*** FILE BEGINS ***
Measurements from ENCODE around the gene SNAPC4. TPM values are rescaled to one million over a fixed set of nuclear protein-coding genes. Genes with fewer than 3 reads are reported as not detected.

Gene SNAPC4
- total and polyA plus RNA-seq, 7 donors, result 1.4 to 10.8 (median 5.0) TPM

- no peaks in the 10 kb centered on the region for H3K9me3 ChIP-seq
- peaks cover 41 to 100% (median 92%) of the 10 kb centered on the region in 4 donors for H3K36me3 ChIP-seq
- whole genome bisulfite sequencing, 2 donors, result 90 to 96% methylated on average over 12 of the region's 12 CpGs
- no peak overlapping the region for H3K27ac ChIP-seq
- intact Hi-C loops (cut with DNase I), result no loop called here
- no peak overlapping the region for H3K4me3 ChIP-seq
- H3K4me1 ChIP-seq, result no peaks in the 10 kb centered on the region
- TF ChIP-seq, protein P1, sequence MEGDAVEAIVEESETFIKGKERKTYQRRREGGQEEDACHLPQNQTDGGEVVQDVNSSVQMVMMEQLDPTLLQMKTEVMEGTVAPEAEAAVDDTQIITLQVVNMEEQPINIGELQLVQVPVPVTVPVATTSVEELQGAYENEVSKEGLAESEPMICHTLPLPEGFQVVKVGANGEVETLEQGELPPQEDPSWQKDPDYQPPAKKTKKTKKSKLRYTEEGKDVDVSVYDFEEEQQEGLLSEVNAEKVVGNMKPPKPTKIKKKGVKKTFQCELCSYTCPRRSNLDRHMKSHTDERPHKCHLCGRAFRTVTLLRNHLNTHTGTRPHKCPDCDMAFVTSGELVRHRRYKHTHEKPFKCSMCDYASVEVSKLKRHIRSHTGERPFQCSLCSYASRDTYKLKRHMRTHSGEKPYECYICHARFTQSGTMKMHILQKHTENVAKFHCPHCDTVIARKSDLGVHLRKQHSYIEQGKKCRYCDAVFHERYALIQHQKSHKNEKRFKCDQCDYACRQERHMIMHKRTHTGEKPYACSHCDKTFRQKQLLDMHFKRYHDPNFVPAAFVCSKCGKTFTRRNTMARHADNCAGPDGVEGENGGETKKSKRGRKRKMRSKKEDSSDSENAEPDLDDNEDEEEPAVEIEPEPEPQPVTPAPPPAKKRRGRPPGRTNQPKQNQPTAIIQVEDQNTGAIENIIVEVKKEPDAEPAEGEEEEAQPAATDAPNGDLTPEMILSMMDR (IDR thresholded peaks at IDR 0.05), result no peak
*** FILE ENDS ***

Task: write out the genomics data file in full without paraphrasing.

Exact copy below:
Measurements from ENCODE around the gene SNAPC4. TPM values are rescaled to one million over a fixed set of nuclear protein-coding genes. Genes with fewer than 3 reads are reported as not detected.

Gene SNAPC4
- total and polyA plus RNA-seq, 7 donors, result 1.4 to 10.8 (median 5.0) TPM

- no peaks in the 10 kb centered on the region for H3K9me3 ChIP-seq
- peaks cover 41 to 100% (median 92%) of the 10 kb centered on the region in 4 donors for H3K36me3 ChIP-seq
- whole genome bisulfite sequencing, 2 donors, result 90 to 96% methylated on average over 12 of the region's 12 CpGs
- no peak overlapping the region for H3K27ac ChIP-seq
- intact Hi-C loops (cut with DNase I), result no loop called here
- no peak overlapping the region for H3K4me3 ChIP-seq
- H3K4me1 ChIP-seq, result no peaks in the 10 kb centered on the region
- TF ChIP-seq, protein P1, sequence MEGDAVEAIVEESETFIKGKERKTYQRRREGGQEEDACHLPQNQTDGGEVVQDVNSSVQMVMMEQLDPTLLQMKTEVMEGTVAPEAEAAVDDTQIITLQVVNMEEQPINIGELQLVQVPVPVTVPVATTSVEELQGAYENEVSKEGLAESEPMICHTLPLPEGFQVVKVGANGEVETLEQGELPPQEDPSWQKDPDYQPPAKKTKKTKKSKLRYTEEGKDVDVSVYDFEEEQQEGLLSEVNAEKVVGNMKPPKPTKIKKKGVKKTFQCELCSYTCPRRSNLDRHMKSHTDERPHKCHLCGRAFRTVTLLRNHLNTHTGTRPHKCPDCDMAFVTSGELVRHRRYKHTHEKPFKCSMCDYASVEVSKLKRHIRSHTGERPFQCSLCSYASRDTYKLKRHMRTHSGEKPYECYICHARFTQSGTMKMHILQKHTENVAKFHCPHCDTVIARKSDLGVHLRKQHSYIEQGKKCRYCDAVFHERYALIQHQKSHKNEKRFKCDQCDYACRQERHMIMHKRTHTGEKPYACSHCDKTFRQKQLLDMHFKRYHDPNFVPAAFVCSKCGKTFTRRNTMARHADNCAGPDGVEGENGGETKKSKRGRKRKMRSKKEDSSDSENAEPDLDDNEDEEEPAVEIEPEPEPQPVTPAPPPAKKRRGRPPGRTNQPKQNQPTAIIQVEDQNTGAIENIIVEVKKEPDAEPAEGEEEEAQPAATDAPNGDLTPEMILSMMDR (IDR thresholded peaks at IDR 0.05), result no peak